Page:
Total Transparency: Toward Integrity or Artifice?
In the early 1960s, Stokely Carmichael regularly addressed segregated black and white audiences about the values of Black Power. Depending on his audience, he used very different rhetorical styles. As his popularity grew, he began to attract media attention and was invited to speak on TV and radio. Unfortunately, this was more of a curse than a blessing because the audiences he would reach through these mediums included both black and white communities. With no way to reconcile the two different rhetorical styles, he had to choose. In choosing to maintain his roots in front of white listeners, Carmichael permanently alienated white society from the messages of Black Power.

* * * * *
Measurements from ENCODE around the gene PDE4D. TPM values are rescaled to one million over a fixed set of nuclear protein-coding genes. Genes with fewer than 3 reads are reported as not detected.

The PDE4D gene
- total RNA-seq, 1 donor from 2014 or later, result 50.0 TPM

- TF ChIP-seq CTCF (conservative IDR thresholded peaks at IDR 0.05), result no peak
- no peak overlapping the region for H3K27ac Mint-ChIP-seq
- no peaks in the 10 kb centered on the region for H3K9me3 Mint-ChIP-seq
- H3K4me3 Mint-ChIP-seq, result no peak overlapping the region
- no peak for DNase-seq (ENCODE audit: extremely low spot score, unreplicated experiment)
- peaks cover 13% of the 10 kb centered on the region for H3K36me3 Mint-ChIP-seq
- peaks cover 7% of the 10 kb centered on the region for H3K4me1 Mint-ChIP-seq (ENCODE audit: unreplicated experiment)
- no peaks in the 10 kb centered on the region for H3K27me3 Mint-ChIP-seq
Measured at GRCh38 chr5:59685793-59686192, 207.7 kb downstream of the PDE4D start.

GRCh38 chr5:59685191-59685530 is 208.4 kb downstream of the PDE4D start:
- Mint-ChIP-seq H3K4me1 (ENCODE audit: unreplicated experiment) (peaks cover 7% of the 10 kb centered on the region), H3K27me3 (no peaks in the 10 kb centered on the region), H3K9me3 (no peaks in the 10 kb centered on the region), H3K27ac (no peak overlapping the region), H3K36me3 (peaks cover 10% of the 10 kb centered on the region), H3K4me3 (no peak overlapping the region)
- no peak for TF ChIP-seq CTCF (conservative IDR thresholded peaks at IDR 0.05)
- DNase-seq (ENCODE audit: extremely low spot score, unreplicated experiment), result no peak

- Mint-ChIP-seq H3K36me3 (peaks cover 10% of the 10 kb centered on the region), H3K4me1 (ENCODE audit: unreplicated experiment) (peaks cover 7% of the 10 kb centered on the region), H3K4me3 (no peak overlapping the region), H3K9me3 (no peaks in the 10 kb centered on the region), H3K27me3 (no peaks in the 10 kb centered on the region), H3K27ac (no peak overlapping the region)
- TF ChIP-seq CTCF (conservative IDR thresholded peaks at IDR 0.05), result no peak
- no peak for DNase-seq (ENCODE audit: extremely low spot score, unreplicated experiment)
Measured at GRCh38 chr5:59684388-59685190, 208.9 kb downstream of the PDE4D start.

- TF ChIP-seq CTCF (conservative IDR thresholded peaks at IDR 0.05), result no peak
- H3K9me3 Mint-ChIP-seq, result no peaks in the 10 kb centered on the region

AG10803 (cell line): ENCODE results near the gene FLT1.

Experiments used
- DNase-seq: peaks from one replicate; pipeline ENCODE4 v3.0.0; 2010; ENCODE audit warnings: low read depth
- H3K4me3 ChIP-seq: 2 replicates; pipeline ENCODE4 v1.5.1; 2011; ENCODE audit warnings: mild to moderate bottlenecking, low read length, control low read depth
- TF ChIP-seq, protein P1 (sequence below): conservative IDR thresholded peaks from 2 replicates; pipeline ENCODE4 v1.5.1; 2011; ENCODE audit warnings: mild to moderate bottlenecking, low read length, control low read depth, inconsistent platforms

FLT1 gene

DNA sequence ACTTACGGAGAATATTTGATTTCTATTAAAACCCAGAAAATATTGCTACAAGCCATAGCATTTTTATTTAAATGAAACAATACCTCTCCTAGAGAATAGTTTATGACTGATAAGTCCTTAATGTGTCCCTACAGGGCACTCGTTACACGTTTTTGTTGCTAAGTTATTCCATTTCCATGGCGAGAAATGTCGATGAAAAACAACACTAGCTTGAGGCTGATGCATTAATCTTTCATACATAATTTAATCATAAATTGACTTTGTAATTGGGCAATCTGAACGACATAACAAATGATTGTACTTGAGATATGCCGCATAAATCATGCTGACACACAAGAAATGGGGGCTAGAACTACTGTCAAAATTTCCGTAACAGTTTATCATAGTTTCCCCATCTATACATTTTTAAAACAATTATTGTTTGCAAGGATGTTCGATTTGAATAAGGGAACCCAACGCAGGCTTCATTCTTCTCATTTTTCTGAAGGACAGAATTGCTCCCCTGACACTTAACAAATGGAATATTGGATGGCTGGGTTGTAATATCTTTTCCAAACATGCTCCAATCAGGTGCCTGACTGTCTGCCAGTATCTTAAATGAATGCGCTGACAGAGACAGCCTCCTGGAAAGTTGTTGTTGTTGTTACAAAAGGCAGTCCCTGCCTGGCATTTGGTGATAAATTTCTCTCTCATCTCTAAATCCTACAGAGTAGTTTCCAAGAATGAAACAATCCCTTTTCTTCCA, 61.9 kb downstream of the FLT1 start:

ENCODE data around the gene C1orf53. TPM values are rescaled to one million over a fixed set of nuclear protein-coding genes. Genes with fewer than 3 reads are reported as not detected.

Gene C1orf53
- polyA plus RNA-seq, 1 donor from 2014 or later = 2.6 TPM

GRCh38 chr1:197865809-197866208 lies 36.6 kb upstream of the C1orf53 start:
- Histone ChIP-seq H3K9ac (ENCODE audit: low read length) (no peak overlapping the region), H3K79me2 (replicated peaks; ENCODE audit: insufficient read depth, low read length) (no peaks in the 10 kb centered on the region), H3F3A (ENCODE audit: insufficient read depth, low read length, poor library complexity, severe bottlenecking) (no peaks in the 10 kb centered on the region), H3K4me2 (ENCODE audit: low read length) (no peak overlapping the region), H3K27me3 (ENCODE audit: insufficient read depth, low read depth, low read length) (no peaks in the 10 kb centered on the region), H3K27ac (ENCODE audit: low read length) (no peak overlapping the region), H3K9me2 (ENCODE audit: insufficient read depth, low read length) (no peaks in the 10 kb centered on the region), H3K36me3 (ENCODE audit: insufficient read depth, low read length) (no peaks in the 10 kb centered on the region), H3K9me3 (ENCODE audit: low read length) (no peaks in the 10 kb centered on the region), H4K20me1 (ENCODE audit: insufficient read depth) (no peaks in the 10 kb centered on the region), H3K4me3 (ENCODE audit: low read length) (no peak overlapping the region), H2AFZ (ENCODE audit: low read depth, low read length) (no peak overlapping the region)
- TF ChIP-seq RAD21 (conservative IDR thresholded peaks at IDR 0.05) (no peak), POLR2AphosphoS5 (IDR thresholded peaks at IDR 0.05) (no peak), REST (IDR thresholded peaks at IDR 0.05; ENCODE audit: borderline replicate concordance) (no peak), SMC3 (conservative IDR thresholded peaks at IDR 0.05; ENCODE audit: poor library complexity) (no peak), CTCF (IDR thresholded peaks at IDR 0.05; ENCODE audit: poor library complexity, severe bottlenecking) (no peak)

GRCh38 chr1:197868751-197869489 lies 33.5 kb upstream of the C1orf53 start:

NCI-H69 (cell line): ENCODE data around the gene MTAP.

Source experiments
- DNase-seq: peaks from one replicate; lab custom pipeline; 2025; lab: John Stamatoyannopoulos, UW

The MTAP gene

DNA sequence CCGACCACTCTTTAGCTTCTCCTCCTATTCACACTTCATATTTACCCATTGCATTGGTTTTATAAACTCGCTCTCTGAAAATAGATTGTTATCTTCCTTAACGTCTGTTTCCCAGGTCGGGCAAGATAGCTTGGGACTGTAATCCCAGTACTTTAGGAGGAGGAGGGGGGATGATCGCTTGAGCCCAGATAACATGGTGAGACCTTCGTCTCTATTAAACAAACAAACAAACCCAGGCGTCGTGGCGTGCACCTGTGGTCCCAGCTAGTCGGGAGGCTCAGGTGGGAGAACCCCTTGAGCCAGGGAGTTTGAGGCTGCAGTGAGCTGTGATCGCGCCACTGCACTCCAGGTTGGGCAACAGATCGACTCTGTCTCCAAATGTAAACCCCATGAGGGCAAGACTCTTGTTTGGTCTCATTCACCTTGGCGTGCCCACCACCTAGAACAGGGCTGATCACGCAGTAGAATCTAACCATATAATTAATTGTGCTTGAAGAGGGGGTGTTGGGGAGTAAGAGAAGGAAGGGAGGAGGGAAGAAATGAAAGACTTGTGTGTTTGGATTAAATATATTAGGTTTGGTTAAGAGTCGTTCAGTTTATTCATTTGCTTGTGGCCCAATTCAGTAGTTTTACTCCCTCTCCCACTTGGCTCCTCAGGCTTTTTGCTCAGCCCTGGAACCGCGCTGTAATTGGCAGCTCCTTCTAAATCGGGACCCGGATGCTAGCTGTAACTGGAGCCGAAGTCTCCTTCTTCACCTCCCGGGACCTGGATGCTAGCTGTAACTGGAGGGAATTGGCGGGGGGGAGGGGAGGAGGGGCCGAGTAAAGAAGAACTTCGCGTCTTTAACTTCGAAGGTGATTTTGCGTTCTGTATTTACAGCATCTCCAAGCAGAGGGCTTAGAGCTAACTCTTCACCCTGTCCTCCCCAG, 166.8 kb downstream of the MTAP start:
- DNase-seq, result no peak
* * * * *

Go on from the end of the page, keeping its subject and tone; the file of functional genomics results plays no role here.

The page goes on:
Glenn Reynolds notes a similar dynamic on the campaign trail:
There’s this weird paradox, in that the more transparent you become, the less spontaneous you can be. For example, you had these stories of people like JFK and LBJ on a campaign airplane, shooting the bull off the record with reporters and saying all kinds of stuff that they would never say now. But there’s no such thing as off the record anymore.
I don’t have much analysis, but I think there’s one other dynamic that may come into play–the gradual acceptance by the public of gaffes and miscues as the pressures of perpetually being on stage become clear. The media has gorged on such “pseudo-events” for too long. Coverage of real policy differences, rather than slips of the tongue, would be refreshing.